Wednesday, September 10, 2008


Originally uploaded by Alessandra Ogeda
When I saw Penelope in the theatre I thought that it would be either a pointless chick flick (which I hate) or a guilty pleasure movie; luckily, the film surprised me and turned out to be a thoroughly modern fairy tale.

Penelope follows the plight of Penelope Wilhern who had the misfortune to be born into a family curse; due to the dalliances of a distant relative far back in the aristocratic family line the town witch cursed the Wilhern family so that the next daughter would be born with the face of a pig and would remain that way until she was accepted by “one of her own kind” – another blue blood. Like any responsible parents, the Wilhern’s lock Penelope away from the outside world to help her escape ridicule and as soon as she is of age they begin to work on breaking the curse by finding an eligible blue blood man who will marry her.

Unfortunately, no blue blood can stand the sight of her and all run in terror –but are caught by the butler and made to sign a gag agreement until one day blue blood Edward manages to get away; he then teams up with Lemon a photographer to track down the truth about Penelope and expose her to the public. Along the line they bring in Max, a down and out blue blood to infiltrate the Wilhern’s system and help expose Penelope only something goes terribly wrong with their plan – Max begins to have feelings for Penelope but when she asks him to marry her he refuses. This leads Penelope to run away, discover herself, and continue to break the curse in this thoroughly contemporary fairy tale.

I think my favorite part of Penelope (other than James McAvoy & Christina Ricci) is the production design. I know it sounds little crazy, but there was no part of this movie that was not fully flushed out and created on a visual level, from Resse Witherspoon’s hair and winged vespa to Penelope’s scarf and room every detail was attended to, designed and placed to underscore the special world that Penelope takes place in. The costume designer too needs to be lauded and praised for what they did within the style of this film. All of the elements truly are things of beauty.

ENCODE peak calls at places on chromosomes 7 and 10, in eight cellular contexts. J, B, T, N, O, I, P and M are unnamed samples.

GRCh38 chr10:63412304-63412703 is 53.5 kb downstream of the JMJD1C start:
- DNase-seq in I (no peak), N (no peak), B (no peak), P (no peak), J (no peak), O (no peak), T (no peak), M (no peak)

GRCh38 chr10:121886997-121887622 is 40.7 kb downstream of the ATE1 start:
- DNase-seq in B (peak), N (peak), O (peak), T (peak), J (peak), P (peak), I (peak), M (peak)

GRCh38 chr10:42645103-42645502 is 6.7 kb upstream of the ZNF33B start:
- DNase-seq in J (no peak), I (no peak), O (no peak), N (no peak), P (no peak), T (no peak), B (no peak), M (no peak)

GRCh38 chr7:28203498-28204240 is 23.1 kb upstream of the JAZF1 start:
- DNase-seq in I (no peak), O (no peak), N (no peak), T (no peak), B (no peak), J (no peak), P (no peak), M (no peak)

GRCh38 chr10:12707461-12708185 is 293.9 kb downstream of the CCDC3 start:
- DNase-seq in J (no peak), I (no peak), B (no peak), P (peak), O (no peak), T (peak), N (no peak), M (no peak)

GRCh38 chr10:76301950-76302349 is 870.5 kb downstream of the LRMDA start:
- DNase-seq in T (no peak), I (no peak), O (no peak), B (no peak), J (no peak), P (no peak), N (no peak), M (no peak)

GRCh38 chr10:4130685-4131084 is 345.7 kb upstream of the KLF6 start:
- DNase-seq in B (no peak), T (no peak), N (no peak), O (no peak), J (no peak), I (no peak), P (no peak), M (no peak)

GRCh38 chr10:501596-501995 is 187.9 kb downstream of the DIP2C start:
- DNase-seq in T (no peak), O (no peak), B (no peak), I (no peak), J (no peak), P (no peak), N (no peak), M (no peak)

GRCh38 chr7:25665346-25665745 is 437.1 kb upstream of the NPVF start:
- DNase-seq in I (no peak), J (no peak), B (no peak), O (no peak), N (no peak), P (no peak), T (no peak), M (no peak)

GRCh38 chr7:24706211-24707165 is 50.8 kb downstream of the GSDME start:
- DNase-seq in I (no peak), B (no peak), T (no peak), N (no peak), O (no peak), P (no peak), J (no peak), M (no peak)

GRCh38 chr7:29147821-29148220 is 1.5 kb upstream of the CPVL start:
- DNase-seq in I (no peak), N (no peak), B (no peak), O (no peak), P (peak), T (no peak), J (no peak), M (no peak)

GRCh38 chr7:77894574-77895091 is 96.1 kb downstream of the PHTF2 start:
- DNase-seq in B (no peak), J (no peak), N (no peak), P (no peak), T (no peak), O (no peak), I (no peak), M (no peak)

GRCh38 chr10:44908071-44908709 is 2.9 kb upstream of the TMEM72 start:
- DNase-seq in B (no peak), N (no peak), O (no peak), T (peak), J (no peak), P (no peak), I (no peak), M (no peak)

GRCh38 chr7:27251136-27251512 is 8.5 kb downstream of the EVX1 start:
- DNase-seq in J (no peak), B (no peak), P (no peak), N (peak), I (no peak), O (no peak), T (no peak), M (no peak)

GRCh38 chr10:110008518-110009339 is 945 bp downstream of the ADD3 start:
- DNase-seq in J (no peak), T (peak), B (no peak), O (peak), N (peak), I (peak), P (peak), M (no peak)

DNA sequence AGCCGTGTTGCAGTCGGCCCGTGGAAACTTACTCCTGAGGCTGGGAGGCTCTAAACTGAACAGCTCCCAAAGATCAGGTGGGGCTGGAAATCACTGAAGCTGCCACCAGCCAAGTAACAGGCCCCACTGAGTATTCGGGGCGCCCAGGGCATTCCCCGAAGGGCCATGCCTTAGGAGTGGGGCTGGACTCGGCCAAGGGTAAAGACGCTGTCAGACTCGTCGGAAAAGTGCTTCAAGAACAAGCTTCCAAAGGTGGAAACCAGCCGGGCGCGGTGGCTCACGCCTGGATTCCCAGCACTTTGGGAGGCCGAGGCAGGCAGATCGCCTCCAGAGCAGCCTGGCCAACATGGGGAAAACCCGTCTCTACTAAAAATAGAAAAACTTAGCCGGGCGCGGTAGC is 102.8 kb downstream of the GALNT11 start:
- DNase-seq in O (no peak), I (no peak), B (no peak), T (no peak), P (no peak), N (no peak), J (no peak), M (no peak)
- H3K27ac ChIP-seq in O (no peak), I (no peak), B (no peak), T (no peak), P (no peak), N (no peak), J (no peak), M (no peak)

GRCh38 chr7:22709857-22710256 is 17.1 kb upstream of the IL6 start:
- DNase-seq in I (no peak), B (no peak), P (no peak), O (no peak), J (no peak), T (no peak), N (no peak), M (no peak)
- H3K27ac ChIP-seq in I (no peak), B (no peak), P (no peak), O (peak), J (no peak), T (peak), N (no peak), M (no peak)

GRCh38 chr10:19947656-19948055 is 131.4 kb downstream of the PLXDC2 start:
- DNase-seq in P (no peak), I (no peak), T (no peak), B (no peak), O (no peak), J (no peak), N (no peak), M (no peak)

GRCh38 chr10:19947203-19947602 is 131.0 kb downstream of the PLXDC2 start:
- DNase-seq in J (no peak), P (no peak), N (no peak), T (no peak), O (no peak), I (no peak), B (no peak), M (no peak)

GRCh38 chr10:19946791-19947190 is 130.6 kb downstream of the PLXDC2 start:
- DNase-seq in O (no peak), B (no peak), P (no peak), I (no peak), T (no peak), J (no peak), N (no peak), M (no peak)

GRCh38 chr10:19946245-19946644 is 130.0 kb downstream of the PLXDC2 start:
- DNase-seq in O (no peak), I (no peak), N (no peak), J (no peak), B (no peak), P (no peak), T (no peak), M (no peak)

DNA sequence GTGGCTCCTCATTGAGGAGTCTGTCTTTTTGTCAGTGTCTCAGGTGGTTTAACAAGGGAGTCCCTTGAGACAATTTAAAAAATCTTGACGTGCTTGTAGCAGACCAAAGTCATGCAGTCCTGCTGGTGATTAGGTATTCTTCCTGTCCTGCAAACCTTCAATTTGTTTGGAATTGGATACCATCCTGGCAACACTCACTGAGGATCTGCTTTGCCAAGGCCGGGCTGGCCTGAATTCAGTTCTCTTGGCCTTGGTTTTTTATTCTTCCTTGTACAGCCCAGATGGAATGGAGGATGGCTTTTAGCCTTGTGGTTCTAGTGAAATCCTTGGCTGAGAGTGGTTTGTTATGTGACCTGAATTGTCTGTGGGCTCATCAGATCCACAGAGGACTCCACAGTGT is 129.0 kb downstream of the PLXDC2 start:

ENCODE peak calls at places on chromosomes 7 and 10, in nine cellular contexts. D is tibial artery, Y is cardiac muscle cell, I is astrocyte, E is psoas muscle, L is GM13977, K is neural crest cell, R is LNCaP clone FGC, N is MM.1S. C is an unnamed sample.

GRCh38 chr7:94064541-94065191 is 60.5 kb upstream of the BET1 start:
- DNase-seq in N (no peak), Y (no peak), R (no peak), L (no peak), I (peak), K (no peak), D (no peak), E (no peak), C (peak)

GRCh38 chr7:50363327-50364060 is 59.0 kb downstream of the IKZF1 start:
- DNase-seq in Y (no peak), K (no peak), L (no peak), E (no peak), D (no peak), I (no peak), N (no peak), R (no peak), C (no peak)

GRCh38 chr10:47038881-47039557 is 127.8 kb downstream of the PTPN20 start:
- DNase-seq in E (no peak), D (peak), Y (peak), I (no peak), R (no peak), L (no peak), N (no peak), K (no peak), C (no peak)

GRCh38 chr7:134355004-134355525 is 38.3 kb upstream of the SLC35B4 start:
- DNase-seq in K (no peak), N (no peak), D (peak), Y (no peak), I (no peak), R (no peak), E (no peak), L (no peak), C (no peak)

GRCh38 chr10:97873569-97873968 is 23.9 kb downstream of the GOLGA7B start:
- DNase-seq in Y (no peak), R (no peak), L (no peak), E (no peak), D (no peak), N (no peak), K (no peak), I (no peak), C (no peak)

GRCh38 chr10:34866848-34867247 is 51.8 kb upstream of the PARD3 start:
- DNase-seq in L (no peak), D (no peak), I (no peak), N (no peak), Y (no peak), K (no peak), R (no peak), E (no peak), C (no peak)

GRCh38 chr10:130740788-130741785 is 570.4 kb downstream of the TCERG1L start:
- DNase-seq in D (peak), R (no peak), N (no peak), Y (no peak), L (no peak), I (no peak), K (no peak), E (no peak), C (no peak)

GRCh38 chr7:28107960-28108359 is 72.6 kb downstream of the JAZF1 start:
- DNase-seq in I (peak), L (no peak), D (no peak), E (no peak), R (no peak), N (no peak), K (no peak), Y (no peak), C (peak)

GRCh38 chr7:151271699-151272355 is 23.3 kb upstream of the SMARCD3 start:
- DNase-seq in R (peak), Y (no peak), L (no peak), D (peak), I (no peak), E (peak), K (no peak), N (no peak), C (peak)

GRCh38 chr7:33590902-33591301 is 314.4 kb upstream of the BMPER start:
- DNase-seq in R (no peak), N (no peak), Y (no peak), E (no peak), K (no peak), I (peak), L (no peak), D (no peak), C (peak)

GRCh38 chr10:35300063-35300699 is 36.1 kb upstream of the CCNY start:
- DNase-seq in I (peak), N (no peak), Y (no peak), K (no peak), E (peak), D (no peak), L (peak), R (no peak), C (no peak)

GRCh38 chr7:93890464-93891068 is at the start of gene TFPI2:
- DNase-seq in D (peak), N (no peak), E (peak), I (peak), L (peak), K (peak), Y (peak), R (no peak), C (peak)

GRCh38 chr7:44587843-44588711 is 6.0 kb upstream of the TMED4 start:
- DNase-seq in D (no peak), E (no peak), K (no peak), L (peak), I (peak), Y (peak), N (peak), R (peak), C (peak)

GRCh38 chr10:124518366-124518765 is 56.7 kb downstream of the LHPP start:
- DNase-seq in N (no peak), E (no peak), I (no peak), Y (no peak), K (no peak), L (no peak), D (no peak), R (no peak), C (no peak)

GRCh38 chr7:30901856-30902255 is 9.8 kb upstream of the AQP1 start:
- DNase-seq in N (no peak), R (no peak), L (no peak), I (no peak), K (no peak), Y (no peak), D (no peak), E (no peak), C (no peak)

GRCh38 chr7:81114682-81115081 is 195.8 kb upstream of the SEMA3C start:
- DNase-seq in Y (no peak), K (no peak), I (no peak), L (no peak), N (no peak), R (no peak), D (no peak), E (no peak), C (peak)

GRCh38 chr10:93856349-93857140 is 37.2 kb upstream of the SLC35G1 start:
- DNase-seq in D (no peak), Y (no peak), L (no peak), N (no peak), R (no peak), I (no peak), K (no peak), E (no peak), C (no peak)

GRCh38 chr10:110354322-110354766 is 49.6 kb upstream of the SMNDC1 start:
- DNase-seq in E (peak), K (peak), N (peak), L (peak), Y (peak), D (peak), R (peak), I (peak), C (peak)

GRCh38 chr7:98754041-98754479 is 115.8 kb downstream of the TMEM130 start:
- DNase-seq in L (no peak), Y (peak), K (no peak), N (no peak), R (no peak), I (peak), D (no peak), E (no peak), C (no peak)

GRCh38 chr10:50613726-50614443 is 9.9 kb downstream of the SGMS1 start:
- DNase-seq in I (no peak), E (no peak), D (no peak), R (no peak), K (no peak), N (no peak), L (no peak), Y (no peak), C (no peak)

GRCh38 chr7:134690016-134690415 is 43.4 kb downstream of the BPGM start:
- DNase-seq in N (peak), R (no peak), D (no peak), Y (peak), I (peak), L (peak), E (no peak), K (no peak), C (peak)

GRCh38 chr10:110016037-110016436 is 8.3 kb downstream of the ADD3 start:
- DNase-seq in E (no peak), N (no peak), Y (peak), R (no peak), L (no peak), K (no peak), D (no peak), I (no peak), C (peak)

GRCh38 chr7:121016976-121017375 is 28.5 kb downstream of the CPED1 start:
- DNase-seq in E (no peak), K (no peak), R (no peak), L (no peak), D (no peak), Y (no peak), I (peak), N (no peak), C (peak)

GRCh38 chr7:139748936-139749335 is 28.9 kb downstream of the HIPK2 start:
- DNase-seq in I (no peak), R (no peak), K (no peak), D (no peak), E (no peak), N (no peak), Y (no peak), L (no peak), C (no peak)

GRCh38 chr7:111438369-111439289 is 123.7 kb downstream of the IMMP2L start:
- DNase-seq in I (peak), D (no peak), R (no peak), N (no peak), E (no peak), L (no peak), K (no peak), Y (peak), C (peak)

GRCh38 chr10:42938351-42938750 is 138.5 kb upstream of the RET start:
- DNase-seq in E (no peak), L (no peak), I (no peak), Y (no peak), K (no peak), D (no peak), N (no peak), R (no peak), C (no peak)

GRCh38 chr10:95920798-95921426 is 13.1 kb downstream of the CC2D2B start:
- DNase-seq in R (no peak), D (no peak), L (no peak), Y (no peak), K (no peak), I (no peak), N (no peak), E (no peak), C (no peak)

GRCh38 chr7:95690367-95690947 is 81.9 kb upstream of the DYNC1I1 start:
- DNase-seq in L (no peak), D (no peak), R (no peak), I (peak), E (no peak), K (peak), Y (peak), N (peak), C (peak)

I highly recommend this film to anyone that enjoys a fairy tale, young or old. Penelope is a world that should be experienced by a great many people.

Director: Mark Palansky
Writer: Leslie Caveny
Penelope: Christina Ricci
Max: James McAvoy
Jessica Wilhern: Catherine O’Hara
Annie: Reese Witherspoon
Lemon: Peter Drinklage
Frank Wilhern: Richard E. Grant
Edward Vanderman III: Simon Woods

Penelope: Helaborasoreantalis. They're amazing; they bloom even in the winter.
Annie: That's cool.
Penelope: They just pop up without any help from anyone.
Annie: [laughs] Kind of like my ex-boyfriend, if you know what I mean.

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